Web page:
Friday, April 17, 2009

It's Okay to Make Them Wait

Curiosity in a reader is a good thing, right? As long as it’s curiosity and not confusion. Like most other lines we writers ride, it’s a fine one.

For example, I was reading a book that was fast losing my interest. The characters weren’t doing much to reel me in and the plot was moving pretty slow. But there was this dog that traveled with the two main characters and the author had already given several hints that the dog was not really just a dog. So I’m compelled to read further, to find out about this blasted not-dog if nothing else. Perhaps by the time I figure out what it actually is, the characters and storyline will have hooked me again.

How does this apply to my own writing? Well, hopefully I don’t lose my readers with plot and character problems to begin with, but there are certain elements in my story that I WANT the reader to be curious about and wait for – mostly dealing with the angels of the world.

My prologue gives the reader a glimpse into the angels’ world and introduces you to a main character in the story. Then I jump into chapter 1 with Paige, my protagonist, who knows nothing about angels. A couple chapters in, she meets the angel character, but he goes by a different name and she has no idea he’s an angel, but I’m hoping I’ve dropped enough hints for the reader to realize who he is. This angel then accompanies her through the rest of the story, guiding her a bit, and near the end she learns the truth. He explains more about the angels at that time, information that was hinted at all the way back in the prologue.

Now, the angels stuff isn’t really key to the flow of the novel. It’s from Paige’s POV and she doesn’t even know of them, so how could it? But I want the READER to be curious. What I don’t want is for them to feel overwhelmed by the need to know information that I only hint at in the beginning.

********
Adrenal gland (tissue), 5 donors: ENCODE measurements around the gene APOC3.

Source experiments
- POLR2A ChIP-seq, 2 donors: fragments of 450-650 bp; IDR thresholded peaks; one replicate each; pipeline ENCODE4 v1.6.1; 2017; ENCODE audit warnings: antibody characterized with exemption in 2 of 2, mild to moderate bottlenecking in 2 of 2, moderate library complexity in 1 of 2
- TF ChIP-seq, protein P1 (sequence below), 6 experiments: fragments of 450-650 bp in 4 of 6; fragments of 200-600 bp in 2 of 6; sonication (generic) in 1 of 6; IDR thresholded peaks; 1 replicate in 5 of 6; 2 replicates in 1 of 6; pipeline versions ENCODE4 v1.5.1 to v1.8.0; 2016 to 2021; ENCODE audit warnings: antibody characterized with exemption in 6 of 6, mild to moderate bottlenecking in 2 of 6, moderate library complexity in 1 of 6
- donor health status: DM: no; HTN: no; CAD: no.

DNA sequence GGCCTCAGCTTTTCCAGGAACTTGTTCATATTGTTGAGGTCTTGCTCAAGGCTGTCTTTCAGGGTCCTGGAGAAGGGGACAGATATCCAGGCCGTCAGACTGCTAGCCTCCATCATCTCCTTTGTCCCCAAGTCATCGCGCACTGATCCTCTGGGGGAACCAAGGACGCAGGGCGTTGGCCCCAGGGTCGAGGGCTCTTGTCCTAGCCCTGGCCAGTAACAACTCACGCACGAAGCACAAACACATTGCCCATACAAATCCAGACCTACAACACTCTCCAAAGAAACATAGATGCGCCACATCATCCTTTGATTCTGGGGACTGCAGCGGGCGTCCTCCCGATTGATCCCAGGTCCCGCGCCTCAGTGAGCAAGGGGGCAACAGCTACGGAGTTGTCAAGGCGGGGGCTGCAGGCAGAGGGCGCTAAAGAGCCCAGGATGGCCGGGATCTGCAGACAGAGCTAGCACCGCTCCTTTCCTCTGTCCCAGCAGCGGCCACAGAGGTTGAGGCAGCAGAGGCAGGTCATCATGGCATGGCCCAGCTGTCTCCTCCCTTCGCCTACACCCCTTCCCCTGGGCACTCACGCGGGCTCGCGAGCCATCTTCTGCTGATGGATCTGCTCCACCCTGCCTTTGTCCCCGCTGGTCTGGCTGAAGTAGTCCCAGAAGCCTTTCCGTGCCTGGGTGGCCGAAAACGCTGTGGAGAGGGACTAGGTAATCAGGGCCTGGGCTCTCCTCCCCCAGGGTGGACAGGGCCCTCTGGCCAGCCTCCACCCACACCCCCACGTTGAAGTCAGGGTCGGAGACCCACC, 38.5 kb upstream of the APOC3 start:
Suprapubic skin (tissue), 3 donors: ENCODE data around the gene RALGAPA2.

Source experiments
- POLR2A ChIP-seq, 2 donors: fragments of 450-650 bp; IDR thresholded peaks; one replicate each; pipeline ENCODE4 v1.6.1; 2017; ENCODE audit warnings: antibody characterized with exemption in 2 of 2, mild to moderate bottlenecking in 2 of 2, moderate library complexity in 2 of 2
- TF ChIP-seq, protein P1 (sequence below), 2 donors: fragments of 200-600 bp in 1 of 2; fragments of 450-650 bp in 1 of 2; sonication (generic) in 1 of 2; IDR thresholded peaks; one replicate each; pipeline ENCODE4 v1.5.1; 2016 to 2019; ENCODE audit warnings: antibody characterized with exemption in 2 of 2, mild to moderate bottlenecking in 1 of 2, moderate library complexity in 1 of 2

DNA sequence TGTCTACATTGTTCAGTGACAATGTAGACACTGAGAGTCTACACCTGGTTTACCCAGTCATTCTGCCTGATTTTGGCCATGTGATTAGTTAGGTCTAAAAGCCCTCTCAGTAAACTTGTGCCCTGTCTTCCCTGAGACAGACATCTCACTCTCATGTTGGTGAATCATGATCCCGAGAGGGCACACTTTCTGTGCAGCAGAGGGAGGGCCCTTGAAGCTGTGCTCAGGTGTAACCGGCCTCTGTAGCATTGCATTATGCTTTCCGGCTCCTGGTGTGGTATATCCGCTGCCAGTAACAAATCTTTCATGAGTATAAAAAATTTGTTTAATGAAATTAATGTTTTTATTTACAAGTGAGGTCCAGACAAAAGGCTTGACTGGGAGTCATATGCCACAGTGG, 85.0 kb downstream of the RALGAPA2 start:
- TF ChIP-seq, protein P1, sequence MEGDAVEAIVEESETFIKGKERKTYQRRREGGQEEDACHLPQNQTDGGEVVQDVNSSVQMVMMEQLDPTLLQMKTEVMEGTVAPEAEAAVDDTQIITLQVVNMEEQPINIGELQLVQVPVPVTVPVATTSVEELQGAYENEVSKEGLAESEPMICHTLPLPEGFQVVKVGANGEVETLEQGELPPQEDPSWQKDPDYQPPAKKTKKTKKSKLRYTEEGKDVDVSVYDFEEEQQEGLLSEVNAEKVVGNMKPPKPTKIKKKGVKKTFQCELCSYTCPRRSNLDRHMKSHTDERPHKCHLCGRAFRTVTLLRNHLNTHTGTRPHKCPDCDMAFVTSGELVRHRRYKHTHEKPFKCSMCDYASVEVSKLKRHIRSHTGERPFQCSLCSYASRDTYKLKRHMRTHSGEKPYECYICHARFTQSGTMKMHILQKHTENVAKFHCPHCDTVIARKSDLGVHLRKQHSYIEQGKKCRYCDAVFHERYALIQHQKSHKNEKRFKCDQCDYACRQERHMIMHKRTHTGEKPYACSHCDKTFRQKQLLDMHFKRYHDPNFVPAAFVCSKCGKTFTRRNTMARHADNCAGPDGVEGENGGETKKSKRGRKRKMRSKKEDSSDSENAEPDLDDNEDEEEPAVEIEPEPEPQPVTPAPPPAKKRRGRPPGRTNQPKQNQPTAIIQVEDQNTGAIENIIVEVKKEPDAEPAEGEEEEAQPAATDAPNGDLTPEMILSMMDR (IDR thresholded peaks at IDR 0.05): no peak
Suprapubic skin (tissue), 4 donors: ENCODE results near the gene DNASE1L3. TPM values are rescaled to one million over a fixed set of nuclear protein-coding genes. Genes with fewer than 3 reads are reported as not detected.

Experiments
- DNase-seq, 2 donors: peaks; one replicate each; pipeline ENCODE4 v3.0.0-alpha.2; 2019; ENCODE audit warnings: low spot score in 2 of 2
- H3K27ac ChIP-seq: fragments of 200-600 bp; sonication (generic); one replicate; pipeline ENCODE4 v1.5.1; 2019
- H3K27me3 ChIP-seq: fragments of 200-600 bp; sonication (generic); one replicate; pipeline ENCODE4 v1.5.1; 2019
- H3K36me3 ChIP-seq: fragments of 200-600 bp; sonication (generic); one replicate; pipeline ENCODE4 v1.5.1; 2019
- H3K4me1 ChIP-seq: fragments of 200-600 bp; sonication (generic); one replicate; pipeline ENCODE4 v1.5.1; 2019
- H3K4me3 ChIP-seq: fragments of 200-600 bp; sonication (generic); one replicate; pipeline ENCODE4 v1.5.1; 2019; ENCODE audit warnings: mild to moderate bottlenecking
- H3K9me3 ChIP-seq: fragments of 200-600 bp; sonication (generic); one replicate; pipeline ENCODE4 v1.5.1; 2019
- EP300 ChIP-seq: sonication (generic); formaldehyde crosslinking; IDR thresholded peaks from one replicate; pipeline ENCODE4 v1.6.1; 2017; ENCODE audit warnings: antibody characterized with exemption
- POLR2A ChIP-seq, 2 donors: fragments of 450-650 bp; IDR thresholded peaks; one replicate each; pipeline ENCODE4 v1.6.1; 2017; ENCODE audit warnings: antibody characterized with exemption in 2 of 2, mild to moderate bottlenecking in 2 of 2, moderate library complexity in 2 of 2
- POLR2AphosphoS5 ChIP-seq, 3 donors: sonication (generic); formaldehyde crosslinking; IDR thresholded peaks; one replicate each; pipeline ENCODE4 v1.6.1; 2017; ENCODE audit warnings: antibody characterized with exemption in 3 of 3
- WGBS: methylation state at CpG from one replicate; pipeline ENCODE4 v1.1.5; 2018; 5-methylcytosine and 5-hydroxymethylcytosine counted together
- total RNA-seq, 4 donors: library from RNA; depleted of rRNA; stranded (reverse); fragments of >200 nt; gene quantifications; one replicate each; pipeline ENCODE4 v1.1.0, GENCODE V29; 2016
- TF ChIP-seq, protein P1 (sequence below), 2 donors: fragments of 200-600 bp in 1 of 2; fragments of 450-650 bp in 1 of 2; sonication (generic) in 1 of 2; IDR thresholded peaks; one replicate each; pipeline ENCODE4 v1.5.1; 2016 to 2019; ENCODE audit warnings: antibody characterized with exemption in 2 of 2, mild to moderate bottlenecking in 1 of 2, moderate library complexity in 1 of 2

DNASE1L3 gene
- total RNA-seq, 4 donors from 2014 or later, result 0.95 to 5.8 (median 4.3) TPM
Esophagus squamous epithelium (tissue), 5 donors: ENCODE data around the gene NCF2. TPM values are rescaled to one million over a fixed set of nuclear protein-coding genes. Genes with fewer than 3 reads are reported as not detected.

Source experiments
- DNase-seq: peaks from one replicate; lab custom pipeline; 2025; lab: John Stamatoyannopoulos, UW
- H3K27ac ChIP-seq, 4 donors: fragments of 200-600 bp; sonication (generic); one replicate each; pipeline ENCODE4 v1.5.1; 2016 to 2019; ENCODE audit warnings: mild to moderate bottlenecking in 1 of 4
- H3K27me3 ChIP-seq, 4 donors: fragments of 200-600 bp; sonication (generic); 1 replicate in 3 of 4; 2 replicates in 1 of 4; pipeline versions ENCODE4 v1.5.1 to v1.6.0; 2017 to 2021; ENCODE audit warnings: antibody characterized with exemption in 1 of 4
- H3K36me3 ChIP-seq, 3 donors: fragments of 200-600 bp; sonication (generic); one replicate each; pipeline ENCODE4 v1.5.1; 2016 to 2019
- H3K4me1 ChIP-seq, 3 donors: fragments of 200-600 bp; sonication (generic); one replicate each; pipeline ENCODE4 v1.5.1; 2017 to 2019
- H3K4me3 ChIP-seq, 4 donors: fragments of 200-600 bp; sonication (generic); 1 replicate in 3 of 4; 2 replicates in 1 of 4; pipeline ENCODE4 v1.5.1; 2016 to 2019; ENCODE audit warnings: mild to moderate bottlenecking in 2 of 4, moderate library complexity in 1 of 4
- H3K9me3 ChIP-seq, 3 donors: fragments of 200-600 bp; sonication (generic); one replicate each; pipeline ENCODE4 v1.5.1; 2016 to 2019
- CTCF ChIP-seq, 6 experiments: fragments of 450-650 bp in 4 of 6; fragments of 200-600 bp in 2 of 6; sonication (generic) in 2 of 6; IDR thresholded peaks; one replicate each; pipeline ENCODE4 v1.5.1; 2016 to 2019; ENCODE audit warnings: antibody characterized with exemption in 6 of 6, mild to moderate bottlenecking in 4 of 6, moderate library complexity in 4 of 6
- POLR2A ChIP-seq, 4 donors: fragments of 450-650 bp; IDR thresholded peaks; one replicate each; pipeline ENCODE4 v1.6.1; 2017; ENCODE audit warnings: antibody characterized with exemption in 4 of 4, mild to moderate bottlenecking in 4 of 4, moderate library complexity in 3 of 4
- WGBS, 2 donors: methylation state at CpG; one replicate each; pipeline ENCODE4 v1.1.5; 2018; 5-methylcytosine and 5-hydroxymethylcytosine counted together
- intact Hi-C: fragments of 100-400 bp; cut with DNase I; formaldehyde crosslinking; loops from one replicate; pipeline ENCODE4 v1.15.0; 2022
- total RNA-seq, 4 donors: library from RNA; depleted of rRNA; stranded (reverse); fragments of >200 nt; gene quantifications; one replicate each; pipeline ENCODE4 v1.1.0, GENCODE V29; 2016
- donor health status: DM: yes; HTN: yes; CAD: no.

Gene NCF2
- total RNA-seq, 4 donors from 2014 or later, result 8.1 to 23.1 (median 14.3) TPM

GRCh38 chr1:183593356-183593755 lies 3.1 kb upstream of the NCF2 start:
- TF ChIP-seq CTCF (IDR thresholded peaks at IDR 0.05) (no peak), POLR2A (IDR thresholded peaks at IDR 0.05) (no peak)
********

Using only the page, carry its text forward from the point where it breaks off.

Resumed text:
Essentially I need the reader to trust me, the writer. I need to somehow show them that I’m not going to leave them hanging and that it will be explained, but that it’s just not the right time at the beginning. My CC reviewers are all getting stuck on details and want me to slow down and explain them, but I want to move into the action of the story. How do I convey that they should be interested, but not obsessed?

To my fellow writers: How do you get your readers to trust you? What do you make your readers wait for?

Because I, for one, am convinced that it’s okay to make them wait. Curiosity is a good thing.

5 comments:

Captain Hook said...

It is a hard thing. I have no advice really, but have the same thing in Cassandra's Secrets. In the first chapter, I introduce Cassie's abusive, drunk father. Then throughout the story, there are hints as to who the "Boss" in charge of her kidnapping is - which the reader finds out toward the end of the book.

I hope I do it well.

Suzette Saxton said...

Hi Anette! Your premise sounds fantastic. Thanks for following the QueryTracker blog!

Lady Glamis said...

You know, I don't know how to get my readers to trust me. It's a tough balance between annoying your reader and getting them to trust you. I think if you have enough scenes at the beginning that follow through on little hints, that the reader will trust you on the bigger ones. Does that make sense?

This is a really good topic and question... I may have to cover this sometime!

Anonymous said...

well i think sometimes you have to come right out and tell them it isn't that important in the begining. like in some movies and shows were they tell you you will have to wait for the big picture

Anette J Kres said...

Capt Hook - good luck!

Suzette - thanks!

Glam - I think you're on the right track with the balancing.

Anon - I've been thinking about this all day since I put the post up and decided to try the direct approach. Your comment just confirms that it may be the right step. I wish I knew who you were though!